Argon | Descriptions, Chemical and Physical Properties, Uses & Facts

Argon | Descriptions, Chemical and Physical Properties, Uses & Facts

Exploring the Noble Gas: Argon's Symbol, Properties, Uses, and Reactions


Argon, a noble gas situated in Group 18 of the periodic table, holds a unique place in the realm of elements. In this blog, we'll delve into the symbol, atomic number, atomic mass, chemical and physical properties, as well as the uses and interesting facts about argon. Additionally, we'll explore its reactions, which are often limited due to its noble gas status.

Chemical Properties:

- Symbol: Ar

- Atomic Number: 18

- Atomic Mass: 39.948 u

Argon is a colorless, odorless, and tasteless gas that constitutes approximately 1% of Earth's atmosphere. It earned its name from the Greek word "argos," meaning inactive or lazy, due to its historical classification as an inert gas.

Physical Properties:

- State: Gas at room temperature

- Density: 1.784 g/L

- Melting Point: -189.3°C

- Boiling Point: -185.9°C

Argon, being a noble gas, is characterized by its stable, non-reactive nature. It is monatomic, meaning it exists as individual atoms rather than forming diatomic molecules like many other gases.


Argon Electron Configuration:

Argon has an atomic number of 18, indicating that it has 18 electrons. The electron configuration of argon is as follows:


This electron configuration represents the distribution of electrons in the various energy levels and sublevels of an argon atom. Each orbital can accommodate a specific number of electrons, and the electron configuration reflects the filling of these orbitals based on the Aufbau principle, Pauli exclusion principle, and Hund's rule. In the case of argon, the outermost energy level (the fourth energy level) is fully occupied, and it is the presence of a completely filled outer electron shell that contributes to argon's stability and inert nature as a noble gas.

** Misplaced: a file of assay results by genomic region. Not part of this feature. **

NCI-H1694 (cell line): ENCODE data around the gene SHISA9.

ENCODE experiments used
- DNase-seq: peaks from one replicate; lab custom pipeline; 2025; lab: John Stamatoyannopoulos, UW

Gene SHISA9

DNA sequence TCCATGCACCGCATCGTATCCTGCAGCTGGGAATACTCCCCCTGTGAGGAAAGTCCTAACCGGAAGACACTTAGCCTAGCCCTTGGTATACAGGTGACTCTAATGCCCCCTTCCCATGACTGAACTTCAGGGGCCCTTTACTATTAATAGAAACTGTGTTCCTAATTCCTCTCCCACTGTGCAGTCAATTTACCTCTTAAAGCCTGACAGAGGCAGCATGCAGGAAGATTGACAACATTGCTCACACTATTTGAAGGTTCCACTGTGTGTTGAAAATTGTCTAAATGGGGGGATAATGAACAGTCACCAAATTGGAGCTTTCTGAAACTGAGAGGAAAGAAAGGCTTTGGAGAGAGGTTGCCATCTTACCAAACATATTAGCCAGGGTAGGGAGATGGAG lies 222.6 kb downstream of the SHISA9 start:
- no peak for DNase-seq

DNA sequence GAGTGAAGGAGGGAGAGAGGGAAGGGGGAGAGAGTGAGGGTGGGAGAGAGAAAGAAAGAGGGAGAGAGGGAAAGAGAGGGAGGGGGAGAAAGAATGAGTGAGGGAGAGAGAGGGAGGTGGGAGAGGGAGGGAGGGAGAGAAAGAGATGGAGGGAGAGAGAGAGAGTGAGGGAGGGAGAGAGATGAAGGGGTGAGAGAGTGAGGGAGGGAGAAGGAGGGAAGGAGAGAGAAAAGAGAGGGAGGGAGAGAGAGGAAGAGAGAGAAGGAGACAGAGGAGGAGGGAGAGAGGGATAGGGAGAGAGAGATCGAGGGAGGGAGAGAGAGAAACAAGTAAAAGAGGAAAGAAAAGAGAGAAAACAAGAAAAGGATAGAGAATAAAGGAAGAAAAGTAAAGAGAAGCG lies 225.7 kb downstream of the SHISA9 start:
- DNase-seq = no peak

Argon Valency:

Argon is a noble gas, and noble gases are characterized by having a completely filled outer electron shell. In the case of argon, its electron configuration is

Since a full outer electron shell is typically considered stable, argon does not readily gain or lose electrons to form chemical bonds with other elements. As a result, argon is chemically inert and does not have a valency in the traditional sense. Valency refers to the number of electrons an atom can gain or lose to achieve a stable, noble gas electron configuration.

For noble gases like argon, their stable electron configurations are achieved by maintaining the existing number of electrons in their outermost shell. Therefore, argon is often referred to as having a valency of 0, indicating that it does not readily form bonds by gaining or losing electrons.

Uses and Facts:

1. Welding:

Argon is commonly used as a shielding gas in welding processes. Its inert nature prevents unwanted reactions with molten metals, providing a stable environment for welding.

2. Light Bulbs:

Argon is often used in incandescent light bulbs to protect the filament from oxidation. The gas helps extend the life of the bulb by reducing the rate of filament evaporation.

3. Laboratory Applications:

In laboratories, argon is utilized as a carrier gas in chromatography and as a blanketing gas to create inert atmospheres for sensitive experiments.

4. Medical Applications:

Argon finds applications in certain medical procedures, including laser surgery, where it is used as a cooling agent for tissues.

5. Deep Sea Diving:

Argon-oxygen mixtures are employed in deep-sea diving to mitigate the effects of high pressure on the human body.

Argon Reactions with Other Elements:

Argon, being a noble gas, typically does not engage in chemical reactions under normal conditions. Its outer electron shell is fully occupied, making it stable and unreactive. Unlike metals or nonmetals that readily form compounds, noble gases prefer to exist as individual atoms. Therefore, argon is not known for forming compounds with other elements.


In conclusion, argon's inert nature, coupled with its various applications, makes it a fascinating element in both scientific and industrial contexts. Its reluctance to react with other elements showcases the unique characteristics of noble gases, contributing to their significance in diverse fields.

Also Read:

Neon | Descriptions, Chemical and Physical Properties, Uses & Facts

Nitrogen | Descriptions, Chemical and Physical Properties, Uses & Facts

Beryllium | Descriptions, Chemical and Physical Properties, Uses & Facts

Hydrogen | Difference between Blue and Green Hydrogen | Hydrogen Fuel

Resolver (Electrical) | Rotary Electrical Transformer | What is the purpose of a resolver?

Full Authority Digital Engine Control (FADEC) System Description & Operation

Post a Comment